Tuesday, September 13, 2016

Pre-classical Greek medicine

Greek medicine can be divided into two developmental phases: pre-classical medicine (1200-550 BC) and classical medicine (550-136 BC).

Pre-classical Greek medicine, like the early medicine of Sumer and Egypt was closely associated with magic and religion. Greek language has no world to describe health in a purely ‘clinical’ sense.

Seers, bards and healers were often thought to have magic, sacerdotal powers; Empedocles considered doctors to be ‘elevated even to the status of gods.’

Like other earlier peoples, the Greeks developed the idea that humans could placate the god’s anger through ritual and sacrifice and these practices formed the center of early Greek religion and medicine.

The Greeks believed that disease derived from an inner imbalance and not from outside pathogens. The key to good health was to maintain a balance of the bodily fluids, ‘The four humors’.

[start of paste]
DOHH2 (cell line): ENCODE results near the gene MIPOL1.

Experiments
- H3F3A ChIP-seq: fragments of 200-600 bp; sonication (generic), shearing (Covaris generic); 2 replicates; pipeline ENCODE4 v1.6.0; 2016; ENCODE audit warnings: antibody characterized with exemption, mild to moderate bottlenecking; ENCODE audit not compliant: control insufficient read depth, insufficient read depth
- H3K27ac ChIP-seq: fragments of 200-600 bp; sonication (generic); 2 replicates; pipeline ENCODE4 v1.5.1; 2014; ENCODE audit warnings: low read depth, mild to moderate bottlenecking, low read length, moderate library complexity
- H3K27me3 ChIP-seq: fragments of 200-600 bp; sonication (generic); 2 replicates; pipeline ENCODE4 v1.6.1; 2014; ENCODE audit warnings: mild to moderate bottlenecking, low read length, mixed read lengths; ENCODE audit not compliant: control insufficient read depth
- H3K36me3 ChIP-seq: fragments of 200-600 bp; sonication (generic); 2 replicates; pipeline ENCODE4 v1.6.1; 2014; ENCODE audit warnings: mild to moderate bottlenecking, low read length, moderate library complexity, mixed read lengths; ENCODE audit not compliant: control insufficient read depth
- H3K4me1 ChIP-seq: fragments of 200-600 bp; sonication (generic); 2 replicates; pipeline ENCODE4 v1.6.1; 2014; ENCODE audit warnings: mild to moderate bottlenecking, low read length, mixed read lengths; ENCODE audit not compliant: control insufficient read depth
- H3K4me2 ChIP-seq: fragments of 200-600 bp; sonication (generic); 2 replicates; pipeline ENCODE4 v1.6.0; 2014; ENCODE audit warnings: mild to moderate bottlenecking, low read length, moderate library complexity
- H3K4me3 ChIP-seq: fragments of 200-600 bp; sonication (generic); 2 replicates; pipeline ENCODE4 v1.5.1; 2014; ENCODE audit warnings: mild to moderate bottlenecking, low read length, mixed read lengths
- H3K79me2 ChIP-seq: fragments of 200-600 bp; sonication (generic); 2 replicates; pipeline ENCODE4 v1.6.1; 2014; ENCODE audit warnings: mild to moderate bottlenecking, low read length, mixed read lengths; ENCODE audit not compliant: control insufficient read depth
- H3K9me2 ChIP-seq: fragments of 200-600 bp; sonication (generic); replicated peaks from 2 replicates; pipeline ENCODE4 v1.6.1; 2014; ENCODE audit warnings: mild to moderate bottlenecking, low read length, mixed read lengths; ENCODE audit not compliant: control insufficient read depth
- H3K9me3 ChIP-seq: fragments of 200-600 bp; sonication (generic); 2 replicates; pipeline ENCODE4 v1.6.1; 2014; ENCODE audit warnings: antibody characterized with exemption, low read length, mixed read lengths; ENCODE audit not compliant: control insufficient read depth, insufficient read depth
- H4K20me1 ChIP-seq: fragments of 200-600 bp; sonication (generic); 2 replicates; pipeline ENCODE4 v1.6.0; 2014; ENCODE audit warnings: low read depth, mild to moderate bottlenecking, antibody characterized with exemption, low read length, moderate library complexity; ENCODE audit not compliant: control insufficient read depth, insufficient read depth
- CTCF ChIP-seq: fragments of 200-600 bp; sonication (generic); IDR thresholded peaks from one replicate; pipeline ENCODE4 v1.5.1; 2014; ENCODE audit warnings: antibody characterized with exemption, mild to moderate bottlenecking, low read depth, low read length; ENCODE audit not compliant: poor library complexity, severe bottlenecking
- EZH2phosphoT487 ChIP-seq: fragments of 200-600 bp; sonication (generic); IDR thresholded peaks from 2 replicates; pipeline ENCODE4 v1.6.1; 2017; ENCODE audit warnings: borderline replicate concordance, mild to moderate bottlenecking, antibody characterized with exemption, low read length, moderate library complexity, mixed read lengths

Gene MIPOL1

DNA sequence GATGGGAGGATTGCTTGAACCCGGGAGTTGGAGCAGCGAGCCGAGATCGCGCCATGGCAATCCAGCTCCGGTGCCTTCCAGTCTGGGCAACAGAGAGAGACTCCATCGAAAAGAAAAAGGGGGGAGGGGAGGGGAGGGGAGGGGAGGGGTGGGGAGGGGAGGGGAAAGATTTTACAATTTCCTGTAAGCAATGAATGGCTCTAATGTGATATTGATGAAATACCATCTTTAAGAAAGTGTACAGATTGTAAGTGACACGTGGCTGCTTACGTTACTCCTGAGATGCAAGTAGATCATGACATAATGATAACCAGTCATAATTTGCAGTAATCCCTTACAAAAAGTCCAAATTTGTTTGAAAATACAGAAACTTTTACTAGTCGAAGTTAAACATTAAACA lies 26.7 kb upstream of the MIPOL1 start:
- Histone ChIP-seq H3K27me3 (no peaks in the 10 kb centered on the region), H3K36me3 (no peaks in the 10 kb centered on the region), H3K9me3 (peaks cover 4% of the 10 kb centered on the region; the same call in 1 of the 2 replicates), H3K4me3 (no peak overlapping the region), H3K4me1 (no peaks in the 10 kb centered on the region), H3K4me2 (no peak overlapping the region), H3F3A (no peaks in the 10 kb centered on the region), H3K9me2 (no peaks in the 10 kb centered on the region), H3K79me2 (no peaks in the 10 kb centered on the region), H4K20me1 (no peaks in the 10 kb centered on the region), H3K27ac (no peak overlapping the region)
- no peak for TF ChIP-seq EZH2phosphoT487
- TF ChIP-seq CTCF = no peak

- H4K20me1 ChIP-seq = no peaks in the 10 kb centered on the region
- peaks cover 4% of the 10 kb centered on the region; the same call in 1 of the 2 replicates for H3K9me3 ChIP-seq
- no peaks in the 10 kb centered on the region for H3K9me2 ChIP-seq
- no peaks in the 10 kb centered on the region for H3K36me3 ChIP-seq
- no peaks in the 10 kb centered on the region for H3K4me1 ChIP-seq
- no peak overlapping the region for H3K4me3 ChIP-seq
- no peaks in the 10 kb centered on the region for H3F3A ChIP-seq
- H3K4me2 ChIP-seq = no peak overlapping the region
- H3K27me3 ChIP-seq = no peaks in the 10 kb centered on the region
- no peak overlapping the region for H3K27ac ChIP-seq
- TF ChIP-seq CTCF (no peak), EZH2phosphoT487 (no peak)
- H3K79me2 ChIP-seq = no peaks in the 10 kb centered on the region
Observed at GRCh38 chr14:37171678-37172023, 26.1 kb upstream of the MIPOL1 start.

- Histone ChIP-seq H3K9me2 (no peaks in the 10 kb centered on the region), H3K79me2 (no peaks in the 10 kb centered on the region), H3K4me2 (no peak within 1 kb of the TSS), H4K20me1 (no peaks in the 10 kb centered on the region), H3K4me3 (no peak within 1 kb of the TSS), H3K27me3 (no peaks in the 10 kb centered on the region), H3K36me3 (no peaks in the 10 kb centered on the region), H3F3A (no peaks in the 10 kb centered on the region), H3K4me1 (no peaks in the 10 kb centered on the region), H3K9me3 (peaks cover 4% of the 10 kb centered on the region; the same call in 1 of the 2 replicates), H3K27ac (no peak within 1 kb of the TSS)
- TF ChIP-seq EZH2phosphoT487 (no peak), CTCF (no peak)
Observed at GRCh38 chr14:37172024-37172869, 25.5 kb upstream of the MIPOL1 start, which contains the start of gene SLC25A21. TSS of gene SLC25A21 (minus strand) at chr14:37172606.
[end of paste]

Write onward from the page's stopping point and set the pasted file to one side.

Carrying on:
Health, healing and religious faith were regarded as one and the same the condition of mans was determined by the will of the gods or of daemons.

Most Greek physicians learned their craft through apprenticeship, though there were some written materials of the time providing clinical descriptions of diabetes, tetanus, diphtheria and leprosy.

The Greeks did not have hospitals, so patients were either treated at their own homes, at the home of a physician or at a shrine of Asclepius.

At the beginning of the fifth century BC, the most important centers of medicine were those of Croton and Sicily in Italy and those of Cos and Cnidus in Greece.
Pre-classical Greek medicine

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